Thyroid Disease Symptoms

Thyroid disease symptoms are often similar to symptoms of other illnesses. Low thyroid often coexists with other illnesses. Carefully evaluating and treating coexistent low thyroid is a crucial part of managing any illness because undiagnosed low thyroid makes any other condition worse. 


Are you feeling fatigue?

Fatigue is the #1 reason women consult their doctor. Most women don't need elaborate tests to figure out what's wrong. Most women simply have too much going on in their life and not enough time to do it all. Some women don't get enough sleep while others are overweight and get too little exercise. All these causes can be fixed. 

Other women are tired due to chronic stress at work or at home. Some women eat on the run leaving themselves short of vitamins and minerals essential for living healthy at their high energy pace. 

If you've ruled out these common causes of fatigue, your problem could be hormonal. More specifically, if you've had other seemingly unrelated health complaints such as hair loss, poor memory, constipation, and brittle nails, thyroid disease symptoms should be considered because you may have an underactive or overactive thyroid gland. 

Chronic stress, nutritional deficiencies, medications, and pregnancy can disrupt hormone levels and lead to fatigue. 

A thyroid condition can be tricky to identify because other illnesses can cause the same symptoms. 

Thyroid Disease Symptoms

Possible hormonal explanations for fatigue

Do you feel tired, anxious, and mentally foggy, especially between meals? 

Thyroid imbalance can cause symptoms that are similar to hypoglycemia symptoms such as low blood sugar, weakness, trembling, and mental confusion. Blood tests are what's needed to determine if the problem is poorly controlled glucose levels or disruptive thyroid hormones.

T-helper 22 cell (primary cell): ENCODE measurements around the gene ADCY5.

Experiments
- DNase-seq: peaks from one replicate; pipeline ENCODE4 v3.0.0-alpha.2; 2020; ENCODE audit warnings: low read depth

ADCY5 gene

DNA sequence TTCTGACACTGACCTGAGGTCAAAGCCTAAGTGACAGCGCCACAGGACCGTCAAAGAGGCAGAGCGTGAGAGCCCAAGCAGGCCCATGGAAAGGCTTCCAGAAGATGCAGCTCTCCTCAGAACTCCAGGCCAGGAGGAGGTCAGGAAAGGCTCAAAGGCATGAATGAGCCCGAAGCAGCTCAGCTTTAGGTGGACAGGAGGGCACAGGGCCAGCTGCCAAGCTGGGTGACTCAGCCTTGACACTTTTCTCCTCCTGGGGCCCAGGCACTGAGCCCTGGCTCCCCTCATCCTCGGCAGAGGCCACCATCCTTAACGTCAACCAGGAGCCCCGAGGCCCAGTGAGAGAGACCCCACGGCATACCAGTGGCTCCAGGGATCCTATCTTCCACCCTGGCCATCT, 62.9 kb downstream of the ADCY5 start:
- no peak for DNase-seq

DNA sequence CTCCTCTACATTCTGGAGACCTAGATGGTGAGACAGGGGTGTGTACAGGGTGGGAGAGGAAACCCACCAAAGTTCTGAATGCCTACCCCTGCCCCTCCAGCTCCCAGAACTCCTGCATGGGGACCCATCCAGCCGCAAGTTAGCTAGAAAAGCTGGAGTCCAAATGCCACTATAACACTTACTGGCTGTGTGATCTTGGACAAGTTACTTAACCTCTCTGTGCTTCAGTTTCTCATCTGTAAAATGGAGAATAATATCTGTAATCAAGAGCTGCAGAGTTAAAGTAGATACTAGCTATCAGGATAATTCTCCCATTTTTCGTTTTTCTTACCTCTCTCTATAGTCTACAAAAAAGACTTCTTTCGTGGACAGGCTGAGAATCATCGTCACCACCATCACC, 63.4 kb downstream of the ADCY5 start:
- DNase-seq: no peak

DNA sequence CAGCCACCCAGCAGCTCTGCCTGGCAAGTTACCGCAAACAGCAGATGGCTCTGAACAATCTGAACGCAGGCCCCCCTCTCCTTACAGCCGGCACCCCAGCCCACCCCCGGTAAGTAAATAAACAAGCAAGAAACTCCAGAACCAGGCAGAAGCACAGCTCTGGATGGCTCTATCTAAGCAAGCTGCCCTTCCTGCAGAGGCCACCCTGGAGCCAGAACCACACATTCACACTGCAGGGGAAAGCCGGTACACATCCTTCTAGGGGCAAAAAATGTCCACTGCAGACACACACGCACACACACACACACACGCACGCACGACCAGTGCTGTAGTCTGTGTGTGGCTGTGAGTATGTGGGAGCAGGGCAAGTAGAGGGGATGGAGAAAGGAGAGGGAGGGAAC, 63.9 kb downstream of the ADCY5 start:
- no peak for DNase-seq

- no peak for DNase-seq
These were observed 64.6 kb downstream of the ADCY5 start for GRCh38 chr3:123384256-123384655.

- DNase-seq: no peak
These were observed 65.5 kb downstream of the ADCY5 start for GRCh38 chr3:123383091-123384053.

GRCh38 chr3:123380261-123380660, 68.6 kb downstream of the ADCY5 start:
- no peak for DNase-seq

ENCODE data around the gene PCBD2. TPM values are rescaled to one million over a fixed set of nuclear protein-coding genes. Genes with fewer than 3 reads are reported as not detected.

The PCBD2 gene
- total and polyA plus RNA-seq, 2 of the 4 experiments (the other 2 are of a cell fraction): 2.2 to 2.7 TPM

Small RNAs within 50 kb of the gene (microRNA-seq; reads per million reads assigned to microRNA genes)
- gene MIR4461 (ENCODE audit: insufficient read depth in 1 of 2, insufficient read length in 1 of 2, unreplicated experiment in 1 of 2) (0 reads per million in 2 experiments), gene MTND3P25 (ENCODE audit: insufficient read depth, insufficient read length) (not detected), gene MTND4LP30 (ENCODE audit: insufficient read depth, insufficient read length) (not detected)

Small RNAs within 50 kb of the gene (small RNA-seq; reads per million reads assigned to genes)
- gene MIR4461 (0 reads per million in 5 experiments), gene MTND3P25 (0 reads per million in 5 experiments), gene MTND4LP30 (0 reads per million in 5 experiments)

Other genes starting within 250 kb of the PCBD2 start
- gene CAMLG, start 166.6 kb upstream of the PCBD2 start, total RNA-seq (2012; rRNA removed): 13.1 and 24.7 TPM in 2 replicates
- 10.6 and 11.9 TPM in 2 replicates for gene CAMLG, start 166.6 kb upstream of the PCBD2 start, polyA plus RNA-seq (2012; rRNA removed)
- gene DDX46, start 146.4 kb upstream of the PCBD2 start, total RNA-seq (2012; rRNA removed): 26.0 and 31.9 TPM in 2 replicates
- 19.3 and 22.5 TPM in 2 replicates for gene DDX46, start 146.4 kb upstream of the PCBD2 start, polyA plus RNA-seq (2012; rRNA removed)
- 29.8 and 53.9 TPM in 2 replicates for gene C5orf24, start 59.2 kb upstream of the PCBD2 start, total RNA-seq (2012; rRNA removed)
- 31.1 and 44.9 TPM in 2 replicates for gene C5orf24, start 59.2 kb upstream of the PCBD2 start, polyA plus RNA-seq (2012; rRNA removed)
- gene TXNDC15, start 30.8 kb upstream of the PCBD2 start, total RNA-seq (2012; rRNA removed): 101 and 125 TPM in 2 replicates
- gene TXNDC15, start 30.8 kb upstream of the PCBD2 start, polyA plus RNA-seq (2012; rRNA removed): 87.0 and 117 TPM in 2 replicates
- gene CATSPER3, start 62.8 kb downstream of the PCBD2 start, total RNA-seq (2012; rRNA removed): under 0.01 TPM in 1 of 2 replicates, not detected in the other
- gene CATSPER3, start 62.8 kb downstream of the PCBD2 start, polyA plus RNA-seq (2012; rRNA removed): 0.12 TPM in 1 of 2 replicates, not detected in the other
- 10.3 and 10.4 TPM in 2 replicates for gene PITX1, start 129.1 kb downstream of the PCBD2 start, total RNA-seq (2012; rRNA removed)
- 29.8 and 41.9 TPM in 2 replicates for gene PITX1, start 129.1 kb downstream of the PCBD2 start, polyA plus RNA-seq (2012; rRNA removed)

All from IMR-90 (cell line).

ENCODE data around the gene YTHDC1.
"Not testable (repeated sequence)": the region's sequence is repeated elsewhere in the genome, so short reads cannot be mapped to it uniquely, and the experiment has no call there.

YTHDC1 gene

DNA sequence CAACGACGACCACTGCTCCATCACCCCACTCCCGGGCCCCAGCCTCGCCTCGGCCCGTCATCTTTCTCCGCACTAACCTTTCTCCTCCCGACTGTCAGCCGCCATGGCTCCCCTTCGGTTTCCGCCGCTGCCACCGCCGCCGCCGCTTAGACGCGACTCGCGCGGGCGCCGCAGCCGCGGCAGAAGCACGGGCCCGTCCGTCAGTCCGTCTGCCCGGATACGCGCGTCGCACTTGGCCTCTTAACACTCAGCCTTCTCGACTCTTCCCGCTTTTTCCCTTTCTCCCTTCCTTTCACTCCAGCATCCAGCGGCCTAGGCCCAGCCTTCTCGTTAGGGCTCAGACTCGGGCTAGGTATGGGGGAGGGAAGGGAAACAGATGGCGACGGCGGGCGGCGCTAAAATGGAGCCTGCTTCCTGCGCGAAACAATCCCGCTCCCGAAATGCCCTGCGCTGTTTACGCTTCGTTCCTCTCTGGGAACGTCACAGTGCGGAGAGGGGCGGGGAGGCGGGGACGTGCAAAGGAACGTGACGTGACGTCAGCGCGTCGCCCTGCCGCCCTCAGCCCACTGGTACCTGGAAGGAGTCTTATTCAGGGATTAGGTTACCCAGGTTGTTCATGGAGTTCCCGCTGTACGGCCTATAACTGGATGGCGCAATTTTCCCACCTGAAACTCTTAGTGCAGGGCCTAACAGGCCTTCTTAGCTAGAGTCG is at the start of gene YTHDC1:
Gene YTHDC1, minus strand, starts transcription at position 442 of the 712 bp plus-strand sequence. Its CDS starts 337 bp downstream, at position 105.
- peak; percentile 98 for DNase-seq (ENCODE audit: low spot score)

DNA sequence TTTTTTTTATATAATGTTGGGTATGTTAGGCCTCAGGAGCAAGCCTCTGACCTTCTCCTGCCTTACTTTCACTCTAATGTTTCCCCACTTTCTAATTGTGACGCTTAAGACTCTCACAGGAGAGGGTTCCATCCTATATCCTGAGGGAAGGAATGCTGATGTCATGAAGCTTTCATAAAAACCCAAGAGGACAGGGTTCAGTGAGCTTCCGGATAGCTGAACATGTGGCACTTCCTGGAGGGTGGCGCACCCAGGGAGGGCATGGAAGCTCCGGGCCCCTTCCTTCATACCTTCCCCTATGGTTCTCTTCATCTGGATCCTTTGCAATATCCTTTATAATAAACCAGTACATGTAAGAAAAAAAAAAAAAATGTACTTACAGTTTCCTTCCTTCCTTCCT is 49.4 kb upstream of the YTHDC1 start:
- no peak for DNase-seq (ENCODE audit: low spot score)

Do you experience unbearable menstrual cramps or heavy bleeding along with weariness? 

Losing iron via menstrual flow can leave you feeling exhausted. Also, your gynecologist will need to rule out endometriosis, uterine cysts, and thyroid disease. 

When you tire easily, do you also have irregular period, irritability, weight gain, and dry nose? Do you often get sweaty? 

If you're in your 40's, you could be entering menopause. 

Also, a sweaty feeling similar to menopause hot flashes could also be a sign of thyroid dysfunction. A thyroid test can help sort this out. 

Do you have no energy for sex, or are you just not in the mood? 

Your estrogen, progesterone, and other sex hormone levels may be off balance, even if you're premenopausal. Estrogen replacement may help, but if you have a hidden thyroid condition, taking reproductive hormones can make your thyroid condition worse. 

Do you feel run-down and seem to get sick and catch colds a lot more often than other people? 

If your thyroid gland is underactive, your immune system is more vulnerable to infections because your immune system and this can lead to sickness. You probably should get a complete physical and thyroid test

Do you have difficulty getting a good night sleep? 

Your pineal gland is in charge of signaling your brain to rest. 

Your pineal gland can be triggered by dimming the lights or pulling down the shades. This causes the secretion of melatonin, preparing you to sleep. If you snore, your problem could be sleep apnea, a disorder linked to underactive thyroid. However, plain old insomnia could signal an overactive thyroid.


Underactive or Overactive Thyroid?

If you are often exhausted and have mysterious health complaints, you owe it to yourself to consider the following thyroid disease symptoms and get yourself checked out for an underlying thyroid imbalance or other medical causes. 

Many people swing between hypothyroidism and hyperthyroidism within the first 6 weeks of being treated for symptoms of thyroid problems


Thyroid Disease Symptoms

  • difficulty getting up in the morning,
  • needing to sleep longerprotruding eyesgeneral drowsiness
  • anxiety
  • sensitive to cold
  • hand trimmers
  • slow reflexes
  • apathy
  • mood swings
  • mood swings
  • depression
  • impaired memory
  • headaches
  • racing thoughts
  • loss of interest in sex
  • increase or decrease in sex drive
  • headaches
  • sensitivity to heat
  • sluggish thinking
  • shortness of breath
  • difficulty concentrating
  • osteoporosis
  • brittle hair and nails
  • elevated blood pressure
  • dry skin
  • unexplained weight loss
  • hearing loss
  • muscle and joint pain
  • high blood cholesterol
  • diarrhea
  • diminished appetite
  • visual disturbances
  • increased infections
  • fewer and lighter menstrual periods

This checklist can help you listen to body changes. It's best to report any lingering thyroid disease symptoms to your doctor to get your dosage adjusted or rule out another medical condition. 


› Thyroid Disease Symptoms

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